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Behaviour Management Statement

Behaviour Management Statement 

Effective behaviour management strategies are necessary and beneficial for all students as they encourage positive interactions and successful learning environments. I believe effective behaviour management approaches emphasise preparation and supportive environments, thus supporting the needs of all students, including those with identified additional needs.


One crucial form of teacher preparation involves designing appropriate lessons, which can be achieved through adoption of the Quality Teaching Framework (NSW DET, 2003). Beneficial for all students, but especially those with additional needs, are tasks that promote prolonged academic engagement (Conway, 2008, p. 211). This can be achieved through careful consideration of students’ ability levels and in-built task support. Such promotion of academic success has the additional benefit of bolstering students’ self-esteem, which functions to reduce the occurrence of some problem behaviours (Lewis & Sugai, 1999, p. 3). Failure to do so results in increased levels of stress placed upon teachers as they attempt to divide their attention between inappropriate behaviours and students requiring assistance (Forlin, 2001, p. 239).


School-wide and classroom expectations of behaviour should be unambiguously taught to all students. Beyond this, teachers should work proactively to adapt curricula to include lessons which explicitly teach coping and social skills (see Williams & Reisburg, 2003, cited in Conway, 2008, p. 210; Lewis & Sugai, 1999; Little, 2008a). This is necessary as students require opportunities to learn school-specific social skills with feedback on when and how these skills should be employed. Once explicitly taught, teachers need to continue to model positive behaviours.


Whilst preventative strategies are in place to support all students, for some students, additional comprehensive systems of support are necessary. Support systems should be proactive and aimed at early intervention to arrest inappropriate behaviour before it escalates or becomes naturalised. Teachers need to engage in meaningful dialogue with their colleagues to reach a shared understanding of what constitutes problem behaviour (Little, 2008a) so that support systems are adopted consistently throughout the whole school. Having such systems in place reduces the need for teachers to “rely on reactive and crisis management interventions to solve chronic problem behaviour” (Little, 2008b).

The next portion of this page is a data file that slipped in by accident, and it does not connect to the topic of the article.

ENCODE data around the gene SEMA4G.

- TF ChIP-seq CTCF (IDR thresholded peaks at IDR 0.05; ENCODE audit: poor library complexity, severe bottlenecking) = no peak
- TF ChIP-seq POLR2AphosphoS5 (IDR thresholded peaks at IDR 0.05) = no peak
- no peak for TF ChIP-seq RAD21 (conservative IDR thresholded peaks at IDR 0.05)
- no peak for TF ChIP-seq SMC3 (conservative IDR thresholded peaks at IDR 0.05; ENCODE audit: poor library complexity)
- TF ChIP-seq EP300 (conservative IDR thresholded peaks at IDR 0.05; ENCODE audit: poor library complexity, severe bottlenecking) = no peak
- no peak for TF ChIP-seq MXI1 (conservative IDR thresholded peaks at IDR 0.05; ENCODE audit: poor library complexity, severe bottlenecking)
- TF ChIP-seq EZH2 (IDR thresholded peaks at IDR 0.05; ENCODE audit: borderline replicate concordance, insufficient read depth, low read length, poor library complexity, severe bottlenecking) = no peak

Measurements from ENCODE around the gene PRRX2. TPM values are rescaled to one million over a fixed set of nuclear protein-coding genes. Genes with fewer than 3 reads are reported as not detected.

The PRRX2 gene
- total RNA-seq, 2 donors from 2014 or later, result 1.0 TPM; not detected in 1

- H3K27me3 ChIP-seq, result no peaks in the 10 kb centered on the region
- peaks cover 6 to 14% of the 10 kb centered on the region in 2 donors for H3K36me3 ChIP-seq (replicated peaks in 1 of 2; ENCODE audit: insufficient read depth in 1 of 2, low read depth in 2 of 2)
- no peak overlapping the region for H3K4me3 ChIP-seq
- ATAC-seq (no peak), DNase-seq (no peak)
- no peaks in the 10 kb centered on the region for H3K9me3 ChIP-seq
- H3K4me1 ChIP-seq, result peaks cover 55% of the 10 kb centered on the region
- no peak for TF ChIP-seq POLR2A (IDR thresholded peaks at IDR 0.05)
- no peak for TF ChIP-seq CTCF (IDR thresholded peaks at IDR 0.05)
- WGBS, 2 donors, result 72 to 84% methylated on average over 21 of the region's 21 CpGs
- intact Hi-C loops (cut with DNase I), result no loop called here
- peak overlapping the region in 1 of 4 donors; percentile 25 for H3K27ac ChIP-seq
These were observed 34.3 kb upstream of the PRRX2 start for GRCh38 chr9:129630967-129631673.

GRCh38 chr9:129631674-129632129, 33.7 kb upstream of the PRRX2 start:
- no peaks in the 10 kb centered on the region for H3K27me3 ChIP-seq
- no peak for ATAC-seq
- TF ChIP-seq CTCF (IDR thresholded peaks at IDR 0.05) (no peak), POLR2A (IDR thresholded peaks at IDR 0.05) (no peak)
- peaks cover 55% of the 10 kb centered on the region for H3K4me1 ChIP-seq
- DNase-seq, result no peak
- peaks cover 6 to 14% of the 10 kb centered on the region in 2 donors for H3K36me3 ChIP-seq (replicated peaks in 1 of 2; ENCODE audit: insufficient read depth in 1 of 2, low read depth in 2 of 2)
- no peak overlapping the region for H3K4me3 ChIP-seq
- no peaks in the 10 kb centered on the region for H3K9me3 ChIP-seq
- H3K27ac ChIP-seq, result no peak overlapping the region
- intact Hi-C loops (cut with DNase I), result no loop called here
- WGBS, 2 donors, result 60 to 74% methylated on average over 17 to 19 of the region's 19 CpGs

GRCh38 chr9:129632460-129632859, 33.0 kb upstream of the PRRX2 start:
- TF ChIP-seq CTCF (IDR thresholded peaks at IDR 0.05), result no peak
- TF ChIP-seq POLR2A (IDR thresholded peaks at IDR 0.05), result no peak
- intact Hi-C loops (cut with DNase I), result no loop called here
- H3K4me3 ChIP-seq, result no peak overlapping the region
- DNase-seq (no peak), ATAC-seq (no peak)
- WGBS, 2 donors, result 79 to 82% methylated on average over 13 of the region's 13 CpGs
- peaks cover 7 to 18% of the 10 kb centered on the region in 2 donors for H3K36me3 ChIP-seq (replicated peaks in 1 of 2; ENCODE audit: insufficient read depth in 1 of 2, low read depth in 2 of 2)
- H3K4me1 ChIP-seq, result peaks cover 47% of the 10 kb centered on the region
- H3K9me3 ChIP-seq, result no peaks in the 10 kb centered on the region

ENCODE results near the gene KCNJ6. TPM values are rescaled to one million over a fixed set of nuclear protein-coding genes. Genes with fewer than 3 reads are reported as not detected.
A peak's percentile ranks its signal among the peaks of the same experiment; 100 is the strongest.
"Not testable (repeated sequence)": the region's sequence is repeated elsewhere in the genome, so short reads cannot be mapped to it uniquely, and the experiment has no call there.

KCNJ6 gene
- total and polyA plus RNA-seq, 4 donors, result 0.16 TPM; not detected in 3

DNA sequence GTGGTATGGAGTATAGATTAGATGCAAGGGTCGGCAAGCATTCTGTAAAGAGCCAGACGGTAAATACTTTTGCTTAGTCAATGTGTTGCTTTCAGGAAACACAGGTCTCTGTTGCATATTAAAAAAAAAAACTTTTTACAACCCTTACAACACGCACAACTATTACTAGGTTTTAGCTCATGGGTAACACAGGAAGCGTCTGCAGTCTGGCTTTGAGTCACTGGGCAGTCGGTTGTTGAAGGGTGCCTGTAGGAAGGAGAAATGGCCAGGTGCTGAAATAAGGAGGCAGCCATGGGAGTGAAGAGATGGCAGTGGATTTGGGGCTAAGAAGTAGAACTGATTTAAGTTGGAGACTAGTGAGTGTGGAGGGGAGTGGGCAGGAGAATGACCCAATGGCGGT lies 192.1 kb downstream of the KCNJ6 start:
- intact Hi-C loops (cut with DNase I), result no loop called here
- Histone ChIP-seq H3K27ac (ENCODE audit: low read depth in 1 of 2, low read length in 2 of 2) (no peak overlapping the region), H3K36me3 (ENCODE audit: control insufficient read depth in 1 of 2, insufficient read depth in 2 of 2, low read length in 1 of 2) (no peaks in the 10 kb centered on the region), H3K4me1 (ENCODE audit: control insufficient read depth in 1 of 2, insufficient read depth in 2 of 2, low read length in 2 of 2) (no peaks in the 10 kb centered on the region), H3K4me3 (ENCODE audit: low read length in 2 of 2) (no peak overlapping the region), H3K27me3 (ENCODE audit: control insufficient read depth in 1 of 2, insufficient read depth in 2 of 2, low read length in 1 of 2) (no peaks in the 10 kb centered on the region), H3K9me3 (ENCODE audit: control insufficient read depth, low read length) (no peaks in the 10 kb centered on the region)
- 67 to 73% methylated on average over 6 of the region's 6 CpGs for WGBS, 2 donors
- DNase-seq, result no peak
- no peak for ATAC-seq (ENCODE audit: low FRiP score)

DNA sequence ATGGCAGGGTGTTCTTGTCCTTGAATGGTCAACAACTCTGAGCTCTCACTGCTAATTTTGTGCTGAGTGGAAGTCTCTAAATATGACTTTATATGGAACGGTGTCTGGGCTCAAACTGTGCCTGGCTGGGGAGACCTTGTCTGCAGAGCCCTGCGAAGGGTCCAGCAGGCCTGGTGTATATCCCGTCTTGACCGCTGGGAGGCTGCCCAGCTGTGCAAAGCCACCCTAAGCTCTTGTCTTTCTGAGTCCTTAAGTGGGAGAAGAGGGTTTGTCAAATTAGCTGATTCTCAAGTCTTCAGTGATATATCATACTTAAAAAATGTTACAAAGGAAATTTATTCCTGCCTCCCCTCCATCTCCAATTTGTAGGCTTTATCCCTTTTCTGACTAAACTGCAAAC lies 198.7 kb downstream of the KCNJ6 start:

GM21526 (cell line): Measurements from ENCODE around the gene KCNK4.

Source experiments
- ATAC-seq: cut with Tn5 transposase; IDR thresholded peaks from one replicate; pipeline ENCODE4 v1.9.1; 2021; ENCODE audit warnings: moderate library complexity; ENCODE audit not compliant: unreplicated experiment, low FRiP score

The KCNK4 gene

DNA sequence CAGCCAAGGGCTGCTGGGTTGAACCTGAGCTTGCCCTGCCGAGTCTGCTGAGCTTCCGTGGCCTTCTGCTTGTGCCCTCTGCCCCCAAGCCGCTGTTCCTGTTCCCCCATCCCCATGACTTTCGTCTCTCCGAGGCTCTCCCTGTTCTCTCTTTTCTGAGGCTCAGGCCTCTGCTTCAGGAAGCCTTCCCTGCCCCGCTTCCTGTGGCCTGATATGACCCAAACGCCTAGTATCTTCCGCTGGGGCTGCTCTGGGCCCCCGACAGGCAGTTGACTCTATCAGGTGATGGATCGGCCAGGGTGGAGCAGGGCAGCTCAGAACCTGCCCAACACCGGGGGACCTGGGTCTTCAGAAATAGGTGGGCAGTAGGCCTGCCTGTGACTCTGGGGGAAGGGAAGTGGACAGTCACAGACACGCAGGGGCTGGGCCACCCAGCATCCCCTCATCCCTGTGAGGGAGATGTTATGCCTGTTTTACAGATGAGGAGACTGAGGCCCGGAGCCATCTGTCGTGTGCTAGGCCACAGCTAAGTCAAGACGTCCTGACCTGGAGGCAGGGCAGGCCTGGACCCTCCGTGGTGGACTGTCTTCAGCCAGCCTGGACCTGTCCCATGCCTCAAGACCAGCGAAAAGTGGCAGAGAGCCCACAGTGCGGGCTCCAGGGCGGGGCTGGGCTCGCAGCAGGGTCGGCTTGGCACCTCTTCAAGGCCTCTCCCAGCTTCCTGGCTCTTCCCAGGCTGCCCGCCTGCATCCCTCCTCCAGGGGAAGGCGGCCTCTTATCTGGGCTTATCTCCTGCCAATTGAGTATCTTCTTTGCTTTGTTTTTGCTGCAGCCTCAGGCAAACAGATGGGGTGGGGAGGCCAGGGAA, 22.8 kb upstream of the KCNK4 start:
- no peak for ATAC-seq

Both classroom and school-wide systems for responding to inappropriate behaviour need to emphasize the use of functional assessment (Lewis & Sugai, 1999, p. 3). That is, teachers need to analyse behaviour in terms of what students are attempting to achieve by behaving inappropriately (Conway, 2008, p. 200). Once the purpose of behaviour is known, then individualised behavioural support plans can be designed to assist students in replacing challenging behaviours with appropriate behaviours that lead to productive and socially cooperative learning.


Therefore, behavioural support systems are most effective when curricula are designed to empower students with skills necessary to avoid inappropriate behaviour and when support systems are aimed at early intervention which examines the purpose of students’ behaviour.


Conway, R. (2008). Encouraging positive interactions. In P. Foreman (Ed.), Inclusion in action (pp. 198-244). South Melbourne: Thomson. 

Forlin, C.
(2001). Inclusion: Identifying potential stressors for regular class teachers. Educational Research, 41, 235-245.


Lewis, T.J., & Sugai, G. (1999). Effective behaviour support: A systems approach to proactive and schoolwide management. Focus on Exceptional Children, 31(6), 1-24.

Little, C. (2008a, March 31). Managing challenging behaviour: Basic principles (Notes of Lecture).  

Little, C. (2008b, April 7). Managing challenging behaviour: Proactive and reactive models (Notes of Lecture).  

NSW DET. (2003). Quality teaching in NSW public schools: Discussion paper. Sydney: Author.

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